Daley, Emanuel talk transition at breakfast

February 28, 2011 4:26:55 PM PST
For the first time since the election, Chicago's outgoing mayor and the mayor-elect discussed transition Monday over eggs and oatmeal.

Mayor Daley and Rahm Emanuel sat down at a West Loop restaurant at approximately 7 a.m. while they talked about the transition of leadership, and only ABC7 Chicago was there.

The mayor's office says Daley has often gone to the Le Peep restaurant over the years for early-morning meetings.

It appeared Daley and Emanuel were engaged in intense conversation -- without their suit jackets. The breakfast meeting lasted for more than an hour. Both the mayor and mayor-elect left the restaurant through a back door to avoid ABC7's cameras.

ABC7 is told that Emanuel requested a meeting with the mayor days ago. However, Daley was away on vacation until Sunday and had not been able to meet with Emanuel in the days following the election.

The mayor says his intention is to ensure a smooth transition, and that is what he said his conversation with Emanuel was about. He said the meeting went well.

"I just got back from a couple days off, and what I said was we're going to have a good transition team together with a chief of staff and others," Daley said. "The city's in good hands, and I'm very proud of it."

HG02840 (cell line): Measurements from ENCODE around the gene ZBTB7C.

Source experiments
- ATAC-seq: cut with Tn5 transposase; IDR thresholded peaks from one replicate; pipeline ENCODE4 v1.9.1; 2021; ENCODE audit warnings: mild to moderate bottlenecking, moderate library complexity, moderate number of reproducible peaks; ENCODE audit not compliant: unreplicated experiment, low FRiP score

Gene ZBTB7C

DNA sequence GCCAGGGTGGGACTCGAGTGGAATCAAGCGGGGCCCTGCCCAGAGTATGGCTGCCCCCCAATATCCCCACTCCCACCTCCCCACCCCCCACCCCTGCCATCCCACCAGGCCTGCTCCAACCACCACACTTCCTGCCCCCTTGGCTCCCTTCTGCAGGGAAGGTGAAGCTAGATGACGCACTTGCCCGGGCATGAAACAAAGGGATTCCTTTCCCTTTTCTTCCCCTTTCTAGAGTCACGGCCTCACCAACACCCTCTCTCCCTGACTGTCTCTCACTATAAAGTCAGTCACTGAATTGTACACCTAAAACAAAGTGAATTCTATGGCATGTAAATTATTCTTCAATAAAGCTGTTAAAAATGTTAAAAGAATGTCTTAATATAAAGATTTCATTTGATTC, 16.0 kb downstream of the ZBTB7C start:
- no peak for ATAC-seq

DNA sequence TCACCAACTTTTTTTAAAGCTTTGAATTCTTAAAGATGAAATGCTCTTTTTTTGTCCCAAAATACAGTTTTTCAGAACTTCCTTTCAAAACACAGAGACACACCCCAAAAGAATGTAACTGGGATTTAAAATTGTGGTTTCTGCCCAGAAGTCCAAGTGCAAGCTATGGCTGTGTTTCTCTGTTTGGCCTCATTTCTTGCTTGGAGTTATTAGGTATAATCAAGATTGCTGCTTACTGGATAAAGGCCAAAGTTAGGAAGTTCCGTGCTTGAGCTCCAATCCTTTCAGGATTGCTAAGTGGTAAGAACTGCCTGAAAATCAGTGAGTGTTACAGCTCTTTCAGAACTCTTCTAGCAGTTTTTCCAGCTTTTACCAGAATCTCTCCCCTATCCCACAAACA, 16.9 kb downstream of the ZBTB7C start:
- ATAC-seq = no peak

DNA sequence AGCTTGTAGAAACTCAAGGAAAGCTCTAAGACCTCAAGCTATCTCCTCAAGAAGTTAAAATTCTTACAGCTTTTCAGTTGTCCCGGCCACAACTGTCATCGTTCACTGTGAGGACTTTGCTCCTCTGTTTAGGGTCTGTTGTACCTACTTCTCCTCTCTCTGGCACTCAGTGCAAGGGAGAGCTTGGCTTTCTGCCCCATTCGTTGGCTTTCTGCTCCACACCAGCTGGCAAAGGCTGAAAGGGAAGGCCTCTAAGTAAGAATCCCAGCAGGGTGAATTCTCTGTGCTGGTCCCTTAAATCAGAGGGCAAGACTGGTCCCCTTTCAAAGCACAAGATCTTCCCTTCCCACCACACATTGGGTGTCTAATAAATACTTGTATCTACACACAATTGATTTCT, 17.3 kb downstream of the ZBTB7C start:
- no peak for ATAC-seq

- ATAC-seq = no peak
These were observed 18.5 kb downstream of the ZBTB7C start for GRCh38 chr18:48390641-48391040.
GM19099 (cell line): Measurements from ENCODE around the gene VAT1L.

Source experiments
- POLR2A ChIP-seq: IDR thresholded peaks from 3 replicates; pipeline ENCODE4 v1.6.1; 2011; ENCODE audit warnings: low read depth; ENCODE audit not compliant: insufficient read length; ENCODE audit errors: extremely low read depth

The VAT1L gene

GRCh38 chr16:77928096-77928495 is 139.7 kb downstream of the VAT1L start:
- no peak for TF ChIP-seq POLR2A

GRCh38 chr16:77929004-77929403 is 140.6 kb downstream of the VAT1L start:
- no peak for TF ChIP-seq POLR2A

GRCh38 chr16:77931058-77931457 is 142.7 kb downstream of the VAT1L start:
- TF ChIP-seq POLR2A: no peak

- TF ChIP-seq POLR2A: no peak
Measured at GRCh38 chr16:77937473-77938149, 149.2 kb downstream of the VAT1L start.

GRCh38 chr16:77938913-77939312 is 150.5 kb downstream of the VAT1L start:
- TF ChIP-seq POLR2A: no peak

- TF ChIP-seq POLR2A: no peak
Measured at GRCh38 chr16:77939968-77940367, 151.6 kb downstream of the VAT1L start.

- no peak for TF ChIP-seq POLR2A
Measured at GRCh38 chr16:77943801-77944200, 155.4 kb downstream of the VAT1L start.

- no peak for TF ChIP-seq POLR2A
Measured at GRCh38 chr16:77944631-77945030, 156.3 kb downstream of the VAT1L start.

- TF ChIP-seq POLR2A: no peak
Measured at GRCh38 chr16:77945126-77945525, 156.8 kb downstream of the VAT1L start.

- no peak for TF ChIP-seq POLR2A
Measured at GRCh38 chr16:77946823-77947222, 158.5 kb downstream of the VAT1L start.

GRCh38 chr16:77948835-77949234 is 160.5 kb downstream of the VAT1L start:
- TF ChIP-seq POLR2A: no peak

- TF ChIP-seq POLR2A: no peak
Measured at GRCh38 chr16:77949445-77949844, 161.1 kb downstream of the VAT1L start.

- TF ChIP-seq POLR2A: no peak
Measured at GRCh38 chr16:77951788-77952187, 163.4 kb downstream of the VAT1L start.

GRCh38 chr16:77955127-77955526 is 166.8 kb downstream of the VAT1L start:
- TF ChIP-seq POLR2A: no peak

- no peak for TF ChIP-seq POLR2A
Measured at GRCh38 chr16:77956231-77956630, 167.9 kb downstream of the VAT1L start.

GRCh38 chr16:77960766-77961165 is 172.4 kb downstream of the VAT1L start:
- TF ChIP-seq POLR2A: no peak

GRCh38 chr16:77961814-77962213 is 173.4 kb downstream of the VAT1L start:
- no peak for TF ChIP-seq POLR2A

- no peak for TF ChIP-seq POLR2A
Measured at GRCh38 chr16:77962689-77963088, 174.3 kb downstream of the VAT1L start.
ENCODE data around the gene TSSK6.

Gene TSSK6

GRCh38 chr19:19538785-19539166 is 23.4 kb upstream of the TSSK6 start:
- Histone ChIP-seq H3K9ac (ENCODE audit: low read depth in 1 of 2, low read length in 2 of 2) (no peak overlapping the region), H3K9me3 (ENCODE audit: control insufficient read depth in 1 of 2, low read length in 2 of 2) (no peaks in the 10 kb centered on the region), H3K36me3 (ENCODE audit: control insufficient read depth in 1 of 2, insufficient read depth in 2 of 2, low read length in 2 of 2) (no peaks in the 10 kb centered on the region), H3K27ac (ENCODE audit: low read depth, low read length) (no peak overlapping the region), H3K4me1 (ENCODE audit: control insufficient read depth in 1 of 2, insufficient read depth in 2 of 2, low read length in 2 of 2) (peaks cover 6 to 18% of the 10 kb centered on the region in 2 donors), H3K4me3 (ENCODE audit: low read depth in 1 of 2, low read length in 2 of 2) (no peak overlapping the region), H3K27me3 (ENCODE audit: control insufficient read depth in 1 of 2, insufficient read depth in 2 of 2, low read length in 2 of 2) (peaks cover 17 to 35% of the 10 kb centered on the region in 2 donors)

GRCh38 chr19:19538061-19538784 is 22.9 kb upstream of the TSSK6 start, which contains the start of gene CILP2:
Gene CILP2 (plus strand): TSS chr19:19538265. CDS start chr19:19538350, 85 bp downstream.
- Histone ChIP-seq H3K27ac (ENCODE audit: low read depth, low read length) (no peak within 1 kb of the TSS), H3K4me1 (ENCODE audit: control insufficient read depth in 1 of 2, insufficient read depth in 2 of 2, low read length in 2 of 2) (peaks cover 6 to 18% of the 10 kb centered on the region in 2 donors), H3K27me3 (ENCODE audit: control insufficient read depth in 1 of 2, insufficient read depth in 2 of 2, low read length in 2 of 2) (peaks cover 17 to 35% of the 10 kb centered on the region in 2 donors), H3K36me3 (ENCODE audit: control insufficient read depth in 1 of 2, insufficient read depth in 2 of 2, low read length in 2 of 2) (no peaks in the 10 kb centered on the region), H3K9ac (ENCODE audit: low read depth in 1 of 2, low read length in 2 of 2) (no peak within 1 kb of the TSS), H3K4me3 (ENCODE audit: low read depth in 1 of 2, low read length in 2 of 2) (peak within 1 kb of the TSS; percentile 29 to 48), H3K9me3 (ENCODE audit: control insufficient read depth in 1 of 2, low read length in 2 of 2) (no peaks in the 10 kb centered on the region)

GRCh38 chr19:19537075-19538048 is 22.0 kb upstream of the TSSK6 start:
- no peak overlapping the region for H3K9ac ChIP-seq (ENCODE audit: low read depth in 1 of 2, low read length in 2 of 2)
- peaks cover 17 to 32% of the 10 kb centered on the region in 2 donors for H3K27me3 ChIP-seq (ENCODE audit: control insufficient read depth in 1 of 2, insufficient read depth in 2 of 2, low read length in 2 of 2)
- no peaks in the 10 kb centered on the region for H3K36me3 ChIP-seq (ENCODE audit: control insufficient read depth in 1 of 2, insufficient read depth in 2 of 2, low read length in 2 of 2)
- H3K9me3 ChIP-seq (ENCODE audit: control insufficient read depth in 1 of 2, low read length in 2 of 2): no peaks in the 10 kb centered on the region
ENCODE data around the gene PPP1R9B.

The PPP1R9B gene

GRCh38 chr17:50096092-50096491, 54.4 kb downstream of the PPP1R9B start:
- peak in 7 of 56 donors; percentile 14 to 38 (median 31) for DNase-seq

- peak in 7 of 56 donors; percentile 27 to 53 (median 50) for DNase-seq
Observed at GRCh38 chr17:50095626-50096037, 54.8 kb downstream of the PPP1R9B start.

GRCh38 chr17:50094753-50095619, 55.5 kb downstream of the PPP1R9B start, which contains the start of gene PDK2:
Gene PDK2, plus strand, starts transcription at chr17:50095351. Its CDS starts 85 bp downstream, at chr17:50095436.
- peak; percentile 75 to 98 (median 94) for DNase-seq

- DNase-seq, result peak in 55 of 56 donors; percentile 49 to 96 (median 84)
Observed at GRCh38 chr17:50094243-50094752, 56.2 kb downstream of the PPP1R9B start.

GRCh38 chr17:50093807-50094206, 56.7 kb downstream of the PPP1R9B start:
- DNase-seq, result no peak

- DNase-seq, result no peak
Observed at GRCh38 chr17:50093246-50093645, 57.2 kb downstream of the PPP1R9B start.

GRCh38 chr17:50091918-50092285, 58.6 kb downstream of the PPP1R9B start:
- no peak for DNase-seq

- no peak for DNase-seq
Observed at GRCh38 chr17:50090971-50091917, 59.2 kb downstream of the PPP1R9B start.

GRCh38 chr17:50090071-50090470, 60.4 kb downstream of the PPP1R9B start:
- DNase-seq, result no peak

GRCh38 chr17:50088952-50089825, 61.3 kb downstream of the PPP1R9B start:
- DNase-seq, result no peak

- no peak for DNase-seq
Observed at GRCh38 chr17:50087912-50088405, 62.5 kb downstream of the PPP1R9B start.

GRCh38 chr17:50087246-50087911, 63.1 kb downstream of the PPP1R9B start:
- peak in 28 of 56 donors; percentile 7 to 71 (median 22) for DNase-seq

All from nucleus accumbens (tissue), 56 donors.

After the meeting, the mayor went directly to a scheduled news conference to make his latest push for what he calls 'common sense' gun laws. Initially Daley appeared upset that reporters wanted to talk about the election instead of gun control.

"I want to answer questions on this issue. This is the issue that is confronting our city and America. Everything else is separate," said Daley.

Later Daley confirmed his meeting with the mayor-elect.

"We talked about a transition, his transition team working with city government. A good meeting. We have more meetings to come in regards to that," said Daley.

Emanuel spokesman Ben LaBolt issued a statement saying the meeting with Daley was held "to discuss the transition and the challenges facing the city. They agreed to work together on the transition process."

"Everybody just doesn't leave and walk out. You're public servants. You have worked for government. When someone comes in, then you transfer that responsibility to those individuals," Daley later said at a press conference on common sense gun laws.

But Daley offered virtually no other details. And he could not understand why reporters were so interested in the Emanuel meeting when there were guns on the table to be discussed.

"It's the most difficult issue I ever dealt with. I don't know why people are not outraged about their fellow citizens are getting killed," said Daley.

Daley early-voted and was in the British Virgin Islands with wife Maggie on Election Day.

Mayor-elect Emanuel spent the weekend in Chicago continuing his work on the transition. Some members of his team also met with some of Mayor Daley's staff last week.

The mayor was joined at the news conference by U.S. Representative Mike Quigley who replaced Emanuel in Congress. Daley and Quigley want every gun sale subject to a federally-ordered background check.

Daley made it clear that he considers his own agenda most important until he leaves office on May 16.

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